Dr. Heidi Horsley interviews Dr. Grace Christ about sudden loss vs. anticipated loss for the Association for Death Education and Counseling. Both professors at the Columbia University School of Social Work, the two Drs. know each other—and their work—quite well. Dr. Christ also works with the New York Fire Department and is the director of the Social Work Hospice and Palliative Care Network. She’s the author of two books about grief and counseling. As Dr. Horsley’s mentor, they’ve worked together since the 9/11 tragedy. Working with families who experience anticipated loss is very different than working with sudden loss.

An expected loss and sudden loss can both be catastrophic and traumatizing. What are their similarities and differences as it relates to helping families through their grief? Expected loss often gives an opportunity for preparation. This preparation is key, especially if you can use it to prepare children. Kids do best with carefully dosed information over a time span, since this lets them integrate the loss into their lives. You can make the most of the time and utilize the experience.

When the Worst Happens

Studies show that, in children, the highest levels of stress and anxiety are before an expected loss. Those are normal responses, although later a grief process will take over. Still, removing the trauma is critical since it’s an added burden. However, with sudden traumatic death, you don’t get time to plan. Dr. Christ says you don’t get that relief when someone dies because they haven’t been planning for it. Kids will more often act out afterward.

It takes longer and it’s a more complex loss when a death is sudden. It can take children a long time to process. Whatever loss you or your child is facing, remember that professional help can be a great tool.

 

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Heidi Horsley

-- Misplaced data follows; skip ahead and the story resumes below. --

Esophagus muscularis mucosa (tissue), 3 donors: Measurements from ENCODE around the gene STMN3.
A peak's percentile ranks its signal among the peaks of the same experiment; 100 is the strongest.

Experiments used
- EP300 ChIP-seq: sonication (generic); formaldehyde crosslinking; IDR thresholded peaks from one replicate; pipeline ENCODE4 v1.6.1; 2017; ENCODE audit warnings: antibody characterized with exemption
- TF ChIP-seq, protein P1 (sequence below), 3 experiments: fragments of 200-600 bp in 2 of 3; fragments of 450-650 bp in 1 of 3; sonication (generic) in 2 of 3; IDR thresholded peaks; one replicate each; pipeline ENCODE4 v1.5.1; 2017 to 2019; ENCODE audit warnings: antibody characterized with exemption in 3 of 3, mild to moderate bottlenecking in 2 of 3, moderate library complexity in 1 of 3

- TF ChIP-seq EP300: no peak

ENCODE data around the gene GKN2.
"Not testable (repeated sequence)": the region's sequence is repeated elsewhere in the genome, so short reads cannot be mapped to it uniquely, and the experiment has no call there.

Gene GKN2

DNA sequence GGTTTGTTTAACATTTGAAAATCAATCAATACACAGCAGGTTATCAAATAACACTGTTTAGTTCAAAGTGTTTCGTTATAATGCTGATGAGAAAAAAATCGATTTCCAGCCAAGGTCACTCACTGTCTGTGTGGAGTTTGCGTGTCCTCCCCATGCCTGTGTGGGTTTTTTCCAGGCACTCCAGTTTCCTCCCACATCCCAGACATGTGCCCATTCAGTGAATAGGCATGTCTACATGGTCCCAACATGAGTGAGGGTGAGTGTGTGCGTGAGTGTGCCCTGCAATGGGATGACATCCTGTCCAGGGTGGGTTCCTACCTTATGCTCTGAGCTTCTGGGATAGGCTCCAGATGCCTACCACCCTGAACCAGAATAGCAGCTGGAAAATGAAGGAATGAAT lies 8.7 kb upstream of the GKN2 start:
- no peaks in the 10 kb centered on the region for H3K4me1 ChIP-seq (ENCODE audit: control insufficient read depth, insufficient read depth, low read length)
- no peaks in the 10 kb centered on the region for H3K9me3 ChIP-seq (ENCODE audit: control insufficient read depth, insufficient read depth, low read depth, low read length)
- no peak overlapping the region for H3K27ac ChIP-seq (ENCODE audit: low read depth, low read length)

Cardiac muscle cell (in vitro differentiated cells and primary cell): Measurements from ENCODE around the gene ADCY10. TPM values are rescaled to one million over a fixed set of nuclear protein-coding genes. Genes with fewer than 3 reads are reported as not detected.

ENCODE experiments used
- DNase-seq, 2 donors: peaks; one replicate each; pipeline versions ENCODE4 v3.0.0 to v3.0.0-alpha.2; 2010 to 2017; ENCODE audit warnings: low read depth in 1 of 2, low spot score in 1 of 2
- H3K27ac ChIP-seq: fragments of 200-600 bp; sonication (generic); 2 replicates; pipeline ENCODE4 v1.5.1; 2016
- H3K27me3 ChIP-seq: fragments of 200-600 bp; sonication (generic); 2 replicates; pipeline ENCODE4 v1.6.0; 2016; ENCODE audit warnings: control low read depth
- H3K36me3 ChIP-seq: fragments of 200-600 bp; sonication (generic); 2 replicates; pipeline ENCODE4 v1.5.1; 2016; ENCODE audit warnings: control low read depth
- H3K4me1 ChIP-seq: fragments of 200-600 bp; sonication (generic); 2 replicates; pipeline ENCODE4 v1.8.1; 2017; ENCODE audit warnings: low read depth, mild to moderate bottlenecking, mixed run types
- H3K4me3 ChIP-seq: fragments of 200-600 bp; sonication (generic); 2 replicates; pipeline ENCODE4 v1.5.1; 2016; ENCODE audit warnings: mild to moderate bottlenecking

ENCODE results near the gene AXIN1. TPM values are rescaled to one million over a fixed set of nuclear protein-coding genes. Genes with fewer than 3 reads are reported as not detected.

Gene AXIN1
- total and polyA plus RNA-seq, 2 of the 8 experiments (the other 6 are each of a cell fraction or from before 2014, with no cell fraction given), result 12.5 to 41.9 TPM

Dr. Heidi Horsley is an international grief expert, licensed psychologist, and social worker. She is the Executive Director and Co-Founder of the Open to Hope Foundation, one of the largest internet grief resources, with over 2 million yearly visitors. She hosts the award-winning Open to Hope cable television show and podcast. Dr. Heidi is an adjunct professor at Columbia University. She serves on the ​National Board of Directors for The Compassionate Friends, the largest peer to peer support organization in the world. She also serves on the National Advisory Board for the Tragedy Assistance Program for Survivors (TAPS). TAPS has served over 50,000 military families who have suffered a loss. In addition, she serves on the National Advisory Board for the Elisabeth Kubler-Ross Foundation, and the Children's Brain Tumor Foundation. Dr. Heidi is on the VIP section of Marquis Who's Who in America, Madison Who's Who, and Who's Who of American Women. Dr. Heidi has co-authored eight books, including; Spouse Loss; Fresh Grief; Inspirational Stories for Handling the Holidays After Loss; Inspirational Stories of Healing After Loss; Real Men Do Cry; A Quarterbacks Inspiring Story of Tackling Depression & Surviving Suicide; Teen Grief Relief: Parenting with Understanding Support and Guidance; and Signs and Hope From Heaven. She has appeared on the ABC television show 20/20, has been interviewed by numerous media outlets, and has been a guest on hundreds of radio shows as well as quoted in dozens of media publications, including the Metro World News, Washington Post, Time Magazine, Newsday, Money Magazine, and New York Daily News. Dr. Heidi is also the author of numerous articles and academic book chapters. Dr. Heidi gives keynotes, presentations, and workshops throughout the country, and teaches continuing education workshops for health care professionals on support following trauma and tragedy. For 10 yrs., Dr. Heidi worked as a co-investigator for the FDNY-Columbia University Family Guidance Program; a study which looked at traumatic loss in families of firefighters killed in the 9/11 World Trade Center attacks. Through this 9/11 study, Dr. Heidi provided ongoing intervention and follow-up to firefighter widows and their children, and facilitated groups for bereaved siblings. In addition, Dr. Heidi supervised the school social work staff at Harlem Democracy Charter Schools in NYC for four years. Dr. Heidi's early career included work in a variety of clinical settings, including; Manhattan Psychiatric Center, California Pacific Medical Center Psychiatry Dept., University of San Francisco Mental Health Clinic, St. Lukes-Roosevelt Hospital Psychiatry Dept., and Hope Haven Residential Treatment Center in New Orleans. Her doctoral dissertation was on the sudden death of a sibling. Her academic credentials include a doctorate in Psychology (PsyD) from the University of San Francisco; a Masters degree in social work (LMSW) from Columbia University, and a Masters degree in mental health counseling (MS) from Loyola University, in New Orleans. Dr. Heidi splits her time between NYC and Tucson AZ.

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